Power of Algorithms: Applied Mathematics Professor Joins Team Working to Optimize Energy Grid
Optimizing a massive system such as an energy grid presents complex mathematical issues, and a researcher from Illinois Institute of Technology has joined a team at Argonne National Laboratory to help solve this question.
Sonja Petrović, associate professor of applied mathematics at Illinois Tech, will provide her expertise and continue her ongoing work in Markov chain Monte Carlo methods and probabilistic algorithms for symbolic computation to assist the Argonne team in the United States Department of Energy-funded research in “High-Performance Algorithms Research for Complex Energy Systems and Processes.” The team received $2.8 million of the $8.5 million grant program that is designed to advance randomized algorithms for scientific computing.
“We met to discuss the problem and quickly realized there are ways to translate the algorithmic need to something I understand how to formulate,” Petrović says. “Better yet, I did not have a handy solution ready for them, and realized more work was necessary instead. In fact, the types of problems we are going to work on align closely with problems I was already interested in solving.”
Petrović joins Argonne mathematicians Sven Leyffer, Kibaek Kim, and Matt Menickelly to find optimization solutions for energy grids. It’s a complex problem because the number of variables to overcome are too numerous for conventional algorithms to compute, primarily because of combinatorial problems in topology and an integrated structural system.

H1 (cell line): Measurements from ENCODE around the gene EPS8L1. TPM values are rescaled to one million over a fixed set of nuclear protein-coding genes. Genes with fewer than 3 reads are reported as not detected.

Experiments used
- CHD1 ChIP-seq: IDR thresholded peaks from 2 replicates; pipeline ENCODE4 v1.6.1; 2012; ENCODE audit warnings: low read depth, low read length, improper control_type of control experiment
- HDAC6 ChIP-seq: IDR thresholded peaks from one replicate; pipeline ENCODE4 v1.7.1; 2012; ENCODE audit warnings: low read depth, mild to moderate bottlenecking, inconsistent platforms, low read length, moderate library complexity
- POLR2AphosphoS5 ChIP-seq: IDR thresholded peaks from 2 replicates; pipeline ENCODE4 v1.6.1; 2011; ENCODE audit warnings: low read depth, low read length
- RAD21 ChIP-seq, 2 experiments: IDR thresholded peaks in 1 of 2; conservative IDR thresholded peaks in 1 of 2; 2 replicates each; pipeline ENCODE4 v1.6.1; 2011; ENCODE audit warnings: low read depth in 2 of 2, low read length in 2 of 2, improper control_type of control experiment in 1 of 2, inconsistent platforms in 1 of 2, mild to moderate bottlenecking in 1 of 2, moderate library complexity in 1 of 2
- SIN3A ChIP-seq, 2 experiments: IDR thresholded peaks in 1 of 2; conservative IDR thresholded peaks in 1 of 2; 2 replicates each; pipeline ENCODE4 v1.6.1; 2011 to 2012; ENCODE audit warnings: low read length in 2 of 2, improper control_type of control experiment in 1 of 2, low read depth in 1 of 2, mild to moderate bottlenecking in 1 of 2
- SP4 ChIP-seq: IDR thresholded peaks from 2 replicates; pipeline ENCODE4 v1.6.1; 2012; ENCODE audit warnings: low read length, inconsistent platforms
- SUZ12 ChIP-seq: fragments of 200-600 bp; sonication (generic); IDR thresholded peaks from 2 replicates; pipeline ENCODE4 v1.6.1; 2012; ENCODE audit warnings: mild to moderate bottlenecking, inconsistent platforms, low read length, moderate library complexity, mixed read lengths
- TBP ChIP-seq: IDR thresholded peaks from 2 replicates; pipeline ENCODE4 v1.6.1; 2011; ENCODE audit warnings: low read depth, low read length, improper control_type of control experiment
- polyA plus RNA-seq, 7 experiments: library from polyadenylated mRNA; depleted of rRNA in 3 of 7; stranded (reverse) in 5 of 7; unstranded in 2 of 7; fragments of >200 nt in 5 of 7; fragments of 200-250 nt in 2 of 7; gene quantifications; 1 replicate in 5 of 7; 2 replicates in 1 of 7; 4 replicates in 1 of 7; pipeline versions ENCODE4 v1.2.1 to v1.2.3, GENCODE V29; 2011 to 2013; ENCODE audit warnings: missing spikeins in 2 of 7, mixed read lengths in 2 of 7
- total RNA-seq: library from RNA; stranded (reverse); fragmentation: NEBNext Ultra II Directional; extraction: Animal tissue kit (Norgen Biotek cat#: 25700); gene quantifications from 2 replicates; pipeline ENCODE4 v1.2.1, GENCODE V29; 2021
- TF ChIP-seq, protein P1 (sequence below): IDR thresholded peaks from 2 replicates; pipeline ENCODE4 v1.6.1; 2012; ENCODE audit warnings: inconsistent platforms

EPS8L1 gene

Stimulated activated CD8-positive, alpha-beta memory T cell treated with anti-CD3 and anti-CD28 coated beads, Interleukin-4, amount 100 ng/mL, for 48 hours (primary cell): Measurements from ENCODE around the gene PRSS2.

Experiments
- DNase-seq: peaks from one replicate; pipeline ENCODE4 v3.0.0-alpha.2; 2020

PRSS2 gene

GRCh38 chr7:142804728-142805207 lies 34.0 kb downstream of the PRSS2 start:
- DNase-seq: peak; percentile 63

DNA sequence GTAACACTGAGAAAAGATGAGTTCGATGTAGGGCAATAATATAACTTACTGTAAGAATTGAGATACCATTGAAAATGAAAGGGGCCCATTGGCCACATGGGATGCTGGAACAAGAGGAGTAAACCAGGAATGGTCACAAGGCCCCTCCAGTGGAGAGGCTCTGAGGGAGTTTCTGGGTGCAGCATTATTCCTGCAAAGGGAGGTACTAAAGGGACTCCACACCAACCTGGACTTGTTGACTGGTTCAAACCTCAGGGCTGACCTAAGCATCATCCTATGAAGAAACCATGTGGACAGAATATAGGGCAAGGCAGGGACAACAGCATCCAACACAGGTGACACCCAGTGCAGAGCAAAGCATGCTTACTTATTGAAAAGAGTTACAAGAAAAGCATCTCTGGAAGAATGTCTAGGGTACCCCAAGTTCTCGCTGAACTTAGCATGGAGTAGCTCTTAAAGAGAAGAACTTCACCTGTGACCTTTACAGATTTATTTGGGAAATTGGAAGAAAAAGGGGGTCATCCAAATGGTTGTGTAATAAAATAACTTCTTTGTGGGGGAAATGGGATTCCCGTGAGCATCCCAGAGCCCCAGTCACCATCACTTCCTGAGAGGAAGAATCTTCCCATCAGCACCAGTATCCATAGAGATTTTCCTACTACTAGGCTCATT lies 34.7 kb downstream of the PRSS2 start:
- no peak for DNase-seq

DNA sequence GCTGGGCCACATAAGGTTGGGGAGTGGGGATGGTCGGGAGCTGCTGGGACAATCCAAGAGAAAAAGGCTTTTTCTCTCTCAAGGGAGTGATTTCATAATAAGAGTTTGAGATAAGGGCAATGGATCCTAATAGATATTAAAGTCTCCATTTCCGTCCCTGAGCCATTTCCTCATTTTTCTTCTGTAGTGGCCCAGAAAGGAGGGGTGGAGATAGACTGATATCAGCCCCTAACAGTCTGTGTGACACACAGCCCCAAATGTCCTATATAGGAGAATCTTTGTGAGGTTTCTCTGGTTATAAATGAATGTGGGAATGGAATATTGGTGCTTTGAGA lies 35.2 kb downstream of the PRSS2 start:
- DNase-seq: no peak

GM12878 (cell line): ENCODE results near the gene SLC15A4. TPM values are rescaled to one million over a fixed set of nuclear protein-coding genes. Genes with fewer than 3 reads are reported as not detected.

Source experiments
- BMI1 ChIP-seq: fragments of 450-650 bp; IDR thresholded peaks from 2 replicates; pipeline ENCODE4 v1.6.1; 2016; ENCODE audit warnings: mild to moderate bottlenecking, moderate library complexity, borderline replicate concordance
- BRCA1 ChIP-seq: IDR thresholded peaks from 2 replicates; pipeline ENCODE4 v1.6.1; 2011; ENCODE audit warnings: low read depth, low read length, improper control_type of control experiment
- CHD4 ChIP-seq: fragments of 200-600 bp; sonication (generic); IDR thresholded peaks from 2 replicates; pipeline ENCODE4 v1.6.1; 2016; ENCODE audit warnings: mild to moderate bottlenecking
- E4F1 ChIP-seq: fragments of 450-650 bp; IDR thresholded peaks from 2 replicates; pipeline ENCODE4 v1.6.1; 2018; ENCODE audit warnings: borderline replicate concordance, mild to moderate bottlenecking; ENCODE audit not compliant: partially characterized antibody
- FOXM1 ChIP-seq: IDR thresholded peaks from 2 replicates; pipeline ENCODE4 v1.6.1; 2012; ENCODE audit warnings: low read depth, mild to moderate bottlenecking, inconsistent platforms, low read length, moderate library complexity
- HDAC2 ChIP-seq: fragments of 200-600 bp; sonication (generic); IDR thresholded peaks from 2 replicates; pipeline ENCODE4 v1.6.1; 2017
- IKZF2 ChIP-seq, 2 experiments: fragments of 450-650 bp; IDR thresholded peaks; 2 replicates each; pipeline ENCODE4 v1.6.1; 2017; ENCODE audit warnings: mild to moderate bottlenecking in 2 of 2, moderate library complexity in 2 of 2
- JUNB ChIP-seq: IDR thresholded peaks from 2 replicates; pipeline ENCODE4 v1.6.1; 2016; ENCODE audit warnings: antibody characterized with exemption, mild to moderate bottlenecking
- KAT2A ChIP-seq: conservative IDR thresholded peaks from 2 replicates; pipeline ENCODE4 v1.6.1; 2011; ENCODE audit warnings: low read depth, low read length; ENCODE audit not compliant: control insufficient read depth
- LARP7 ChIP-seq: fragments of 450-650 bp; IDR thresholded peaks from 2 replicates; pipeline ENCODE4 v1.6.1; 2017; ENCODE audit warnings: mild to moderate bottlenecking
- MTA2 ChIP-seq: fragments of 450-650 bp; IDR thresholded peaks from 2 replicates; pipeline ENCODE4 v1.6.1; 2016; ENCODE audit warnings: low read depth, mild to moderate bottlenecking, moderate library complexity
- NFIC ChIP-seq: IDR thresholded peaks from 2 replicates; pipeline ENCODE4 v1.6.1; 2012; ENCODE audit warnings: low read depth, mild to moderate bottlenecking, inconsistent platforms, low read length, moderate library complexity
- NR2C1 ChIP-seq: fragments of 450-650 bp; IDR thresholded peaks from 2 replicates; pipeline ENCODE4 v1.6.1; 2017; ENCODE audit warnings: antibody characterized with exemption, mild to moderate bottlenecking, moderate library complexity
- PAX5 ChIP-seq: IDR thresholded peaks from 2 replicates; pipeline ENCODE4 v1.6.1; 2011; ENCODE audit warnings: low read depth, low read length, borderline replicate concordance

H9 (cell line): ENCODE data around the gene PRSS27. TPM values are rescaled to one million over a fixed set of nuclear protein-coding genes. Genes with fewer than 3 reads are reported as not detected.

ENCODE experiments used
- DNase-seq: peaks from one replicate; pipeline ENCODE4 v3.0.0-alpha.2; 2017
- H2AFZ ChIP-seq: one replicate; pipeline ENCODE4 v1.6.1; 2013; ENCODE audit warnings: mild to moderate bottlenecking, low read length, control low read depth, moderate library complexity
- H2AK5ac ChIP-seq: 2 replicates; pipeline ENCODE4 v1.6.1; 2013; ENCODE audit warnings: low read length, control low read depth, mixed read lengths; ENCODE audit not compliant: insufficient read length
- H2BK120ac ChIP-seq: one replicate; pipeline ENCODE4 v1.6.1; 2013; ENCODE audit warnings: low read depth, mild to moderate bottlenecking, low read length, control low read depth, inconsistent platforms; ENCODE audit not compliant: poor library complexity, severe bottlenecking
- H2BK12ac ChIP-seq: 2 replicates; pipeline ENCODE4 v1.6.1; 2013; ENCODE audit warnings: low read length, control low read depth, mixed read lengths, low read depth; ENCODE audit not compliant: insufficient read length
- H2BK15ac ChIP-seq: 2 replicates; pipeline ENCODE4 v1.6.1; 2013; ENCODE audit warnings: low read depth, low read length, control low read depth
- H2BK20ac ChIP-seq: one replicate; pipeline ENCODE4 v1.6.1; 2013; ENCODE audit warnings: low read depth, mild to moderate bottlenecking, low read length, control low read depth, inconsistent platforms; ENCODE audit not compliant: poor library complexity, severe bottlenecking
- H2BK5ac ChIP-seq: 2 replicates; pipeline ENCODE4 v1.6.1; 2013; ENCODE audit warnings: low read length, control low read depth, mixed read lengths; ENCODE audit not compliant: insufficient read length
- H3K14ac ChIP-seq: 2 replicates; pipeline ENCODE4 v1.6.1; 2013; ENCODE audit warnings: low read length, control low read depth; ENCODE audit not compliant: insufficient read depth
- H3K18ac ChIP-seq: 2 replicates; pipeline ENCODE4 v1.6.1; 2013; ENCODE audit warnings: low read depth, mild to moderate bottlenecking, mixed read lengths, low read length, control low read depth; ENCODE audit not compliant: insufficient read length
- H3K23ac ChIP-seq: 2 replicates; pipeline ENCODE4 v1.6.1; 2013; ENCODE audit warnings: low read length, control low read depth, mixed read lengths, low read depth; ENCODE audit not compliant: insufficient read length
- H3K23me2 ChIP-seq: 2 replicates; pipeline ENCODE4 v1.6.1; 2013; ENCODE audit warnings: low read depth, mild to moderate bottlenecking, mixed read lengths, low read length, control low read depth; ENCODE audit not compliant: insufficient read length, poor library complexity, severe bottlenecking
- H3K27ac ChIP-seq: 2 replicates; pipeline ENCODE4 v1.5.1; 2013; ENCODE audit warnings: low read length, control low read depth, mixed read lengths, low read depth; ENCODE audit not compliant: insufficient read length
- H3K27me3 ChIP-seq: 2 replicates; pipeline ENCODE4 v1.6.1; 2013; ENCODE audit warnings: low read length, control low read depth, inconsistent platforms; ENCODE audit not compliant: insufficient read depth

The topological issues include the design of microstructures and metamaterials, the design of nanophotonic structures, and the design of lattice structures in the additive manufacturing of the grid. Petrović says the team’s work could result in the development of new materials to be used in an energy grid.
The integrated system of a power grid includes combining the design of building energy systems, the design of co-generation and dispatch models, the scheduling of black-start generators, the design and layout of concentrating solar plants, attacker-defender models, and the protection of cyber infrastructure.
This creates a massive number of variables, which requires a new kind of algorithm.
“Conventional algorithms of any type for any application hit a scalability wall, as I like to call it, when they are attempted on massively sized problems,” Petrovic says. “The massive size often comes because of some combinatorial explosion: too many constraints, too many feasible solutions, etc....It is impossible to get the exact answer in the way that can be done for ‘small’ and moderately sized problems.”
Petrović says she and the rest of the research team are answering the DOE’s call to develop randomized algorithms. The research team says it believes that randomized algorithms could hold the key to answer the energy grid optimization problem.
“Randomized algorithm use allows for re-framing of the problems in the ways that scale,” Petrovic says. “They provide solutions to massive problems much faster, with guarantees that quantify the uncertainty of the answer, or that verify correctness of the answer.”
Petrovic says she is excited to test her skills and knowledge with researchers at Argonne.
“The Argonne team is working on problems different than the ones I work on, but we’ve found a new intersection point,” she says. “To me this is the essence of research, growth, and advancement of mathematics—to build new connections, expand the reach of standard methods, and blend areas to propose new creative ideas to solve problems that cannot be solved using any single method or by mathematics alone.”